Dick is pushing for coaching shake-up
BRITAIN’S athletics coaches have been marginalised and that is at the root of the problems facing the sport, claims the Scot who presided over a perceived golden age.
Frank Dick believes his successor has got it wrong, and he has met Ed Warner, chair of UKAthletics, urging him to restructure. “You need a head of coaching,” he said. “With all due respect to Dave Collins, he is not a coach. He is the performance director.
“Look at the set-up in rowing, one of Britain’s most successful sports. You have David Tanner as performance director, but you have Jurgen Grobler as head coach. These aren’t the same jobs, and in athletics we are now moving so far from the relationship that the system should be athlete-centred, coach-led, and performance-focused, the effect on the coach-athlete relationship is not as efficient and effective as it should be.
“I feel we need a head coach in place for Beijing next year, to work alongside the performance director. Coaches and coaching are being marginalised, and that’s reflected in results. We have to rebuild confidence in the system, and make coaches feel valued.
“I suspect we are about to experience our worst World Championships. Does that mean our athletes can’t run, jump or throw, that we can’t coach, and that our science is all wrong? No. I don’t believe that for a minute. But we do need some intervention if London 2012 is not to be a huge disappointment.”
Dick oversaw an era which embraced Daley Thomson as Olympic, World, European, and Commonwealth decathlon champion, Scottish Olympic sprint champion Allan Wells, and middle distance supremacy through the likes of Seb Coe, Steve Ovett, Steve Cram, and Peter Elliott, all of whom set world records.
“These achievements kicked off with a new coacheducation system under Dennis Watts and John Le Mesurier, sparked by the fact that we had won just one Olympic athletics bronze medal in 1976,” added Dick. “The coaching and development structure was not right, and I believe it’s the same now.”
Dick, who is president of the European Athletics Coaches’Association, claims significant resources are not used to best advantage. “Relying on science to the extent we do is not the answer. Of course it is an important element, but the notion that high performance can be achieved by some kind of mathematical equation is wrong. It is not the answer and it never will be.”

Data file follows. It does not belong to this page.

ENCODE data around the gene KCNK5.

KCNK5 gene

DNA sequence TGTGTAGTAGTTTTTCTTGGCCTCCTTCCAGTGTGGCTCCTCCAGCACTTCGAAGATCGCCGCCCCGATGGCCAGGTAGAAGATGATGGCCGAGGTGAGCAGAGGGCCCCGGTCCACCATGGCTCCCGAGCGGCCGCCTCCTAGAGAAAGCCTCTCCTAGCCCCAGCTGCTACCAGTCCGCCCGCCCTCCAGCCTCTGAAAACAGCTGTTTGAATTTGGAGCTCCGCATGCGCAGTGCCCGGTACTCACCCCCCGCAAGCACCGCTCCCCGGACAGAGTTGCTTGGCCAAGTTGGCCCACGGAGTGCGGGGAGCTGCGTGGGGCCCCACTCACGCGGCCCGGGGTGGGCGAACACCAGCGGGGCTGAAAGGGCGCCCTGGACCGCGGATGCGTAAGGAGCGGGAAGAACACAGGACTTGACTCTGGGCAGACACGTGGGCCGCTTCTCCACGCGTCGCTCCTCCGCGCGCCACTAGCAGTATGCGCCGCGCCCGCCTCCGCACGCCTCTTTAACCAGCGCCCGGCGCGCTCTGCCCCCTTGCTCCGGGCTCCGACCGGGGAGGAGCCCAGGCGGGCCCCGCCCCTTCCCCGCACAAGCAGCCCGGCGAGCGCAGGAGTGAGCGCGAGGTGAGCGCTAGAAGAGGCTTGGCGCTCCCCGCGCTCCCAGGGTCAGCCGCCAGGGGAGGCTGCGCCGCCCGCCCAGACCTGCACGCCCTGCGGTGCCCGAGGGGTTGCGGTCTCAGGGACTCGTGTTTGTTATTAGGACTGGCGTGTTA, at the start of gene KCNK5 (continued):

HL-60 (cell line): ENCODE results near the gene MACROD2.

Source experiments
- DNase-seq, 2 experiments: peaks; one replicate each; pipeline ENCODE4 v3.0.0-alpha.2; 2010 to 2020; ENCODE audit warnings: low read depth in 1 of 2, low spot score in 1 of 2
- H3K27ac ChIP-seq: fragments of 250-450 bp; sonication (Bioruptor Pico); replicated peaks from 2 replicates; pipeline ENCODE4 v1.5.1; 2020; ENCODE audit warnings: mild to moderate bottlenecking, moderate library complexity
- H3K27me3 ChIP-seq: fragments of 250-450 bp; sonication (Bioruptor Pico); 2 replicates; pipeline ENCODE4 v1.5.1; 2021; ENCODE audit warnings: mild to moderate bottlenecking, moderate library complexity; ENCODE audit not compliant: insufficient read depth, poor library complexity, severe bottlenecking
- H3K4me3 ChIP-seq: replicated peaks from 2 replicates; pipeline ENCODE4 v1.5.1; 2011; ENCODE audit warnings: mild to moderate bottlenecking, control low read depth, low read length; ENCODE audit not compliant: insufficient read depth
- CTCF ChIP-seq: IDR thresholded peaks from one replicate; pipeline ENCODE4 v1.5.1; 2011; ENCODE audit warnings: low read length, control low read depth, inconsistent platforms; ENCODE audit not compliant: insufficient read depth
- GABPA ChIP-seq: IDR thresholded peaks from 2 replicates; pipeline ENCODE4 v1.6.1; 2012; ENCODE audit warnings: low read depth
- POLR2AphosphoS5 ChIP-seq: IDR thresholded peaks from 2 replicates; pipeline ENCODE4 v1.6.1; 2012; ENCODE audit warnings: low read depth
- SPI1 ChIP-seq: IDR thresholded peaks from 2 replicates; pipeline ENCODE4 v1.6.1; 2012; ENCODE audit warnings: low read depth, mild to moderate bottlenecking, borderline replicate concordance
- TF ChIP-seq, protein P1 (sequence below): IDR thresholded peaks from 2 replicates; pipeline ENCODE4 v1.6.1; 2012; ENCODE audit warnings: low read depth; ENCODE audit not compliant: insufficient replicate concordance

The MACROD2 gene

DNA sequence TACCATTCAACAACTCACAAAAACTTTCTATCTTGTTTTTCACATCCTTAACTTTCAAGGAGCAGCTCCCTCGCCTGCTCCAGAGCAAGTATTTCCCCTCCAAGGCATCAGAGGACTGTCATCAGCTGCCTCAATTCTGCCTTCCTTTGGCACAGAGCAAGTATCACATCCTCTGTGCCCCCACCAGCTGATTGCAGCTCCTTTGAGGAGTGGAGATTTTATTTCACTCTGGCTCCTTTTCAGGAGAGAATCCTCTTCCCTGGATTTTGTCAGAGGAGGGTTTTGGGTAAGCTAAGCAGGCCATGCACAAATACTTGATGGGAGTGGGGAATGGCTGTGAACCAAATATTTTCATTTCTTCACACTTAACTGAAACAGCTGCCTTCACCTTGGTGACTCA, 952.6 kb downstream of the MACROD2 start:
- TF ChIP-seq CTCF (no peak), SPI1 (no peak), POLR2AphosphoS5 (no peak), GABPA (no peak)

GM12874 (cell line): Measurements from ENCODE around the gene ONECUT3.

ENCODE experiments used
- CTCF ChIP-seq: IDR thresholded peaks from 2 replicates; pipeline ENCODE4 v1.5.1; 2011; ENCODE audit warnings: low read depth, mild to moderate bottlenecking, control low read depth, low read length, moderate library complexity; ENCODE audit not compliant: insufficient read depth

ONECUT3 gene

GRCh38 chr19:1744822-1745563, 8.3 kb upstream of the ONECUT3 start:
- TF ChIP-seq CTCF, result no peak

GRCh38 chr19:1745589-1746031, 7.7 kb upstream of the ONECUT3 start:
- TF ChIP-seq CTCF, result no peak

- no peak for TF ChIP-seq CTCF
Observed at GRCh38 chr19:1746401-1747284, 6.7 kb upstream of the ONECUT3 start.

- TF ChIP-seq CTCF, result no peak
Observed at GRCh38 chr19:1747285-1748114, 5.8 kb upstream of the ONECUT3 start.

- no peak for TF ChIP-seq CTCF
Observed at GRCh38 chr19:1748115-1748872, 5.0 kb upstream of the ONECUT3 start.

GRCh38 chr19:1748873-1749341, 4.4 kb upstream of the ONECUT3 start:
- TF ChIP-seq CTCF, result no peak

Warner, who confirmed he had spoken to Dick, rejected his arguments. “I don’t think the comparison is fair,” he said. “Rowing is essentially a single discipline, over the same distance. You can have a single camp. We are a multi-discipline sport. There’s not a lot to connect throws, jumps, and running, let alone distances from sprints to marathon.
“We do have a performance director who’s not a coach, but he has underneath him senior coaches for each of the main disciplines. One of the difficulties of lottery funding is that it creates haves and have-nots. The vast number of coaches are volunteers.
“We will, soberly, carefully, reflectively, review every aspect of the plan in the light of these championships. But if Frank is saying we don’t care about coaches, I think that’s dross. We do.
“Comparisons with the past are invalid for many reasons. Competition is much more intense, many more athletics nations, the emergence, of real strength in depth in Africa over the past 20 years. It’s much tougher, from all the statistical analysis, to win a medal in a major championships now than it was 20 or 30 years back. The sport is professional in a different way now. Most major nations now have professional structures similar to ours.
“I’m not belittling the achievements of the past. As a fan I cheered them. But I don’t think you can replicate these old structures and think you are going to replicate that success now.”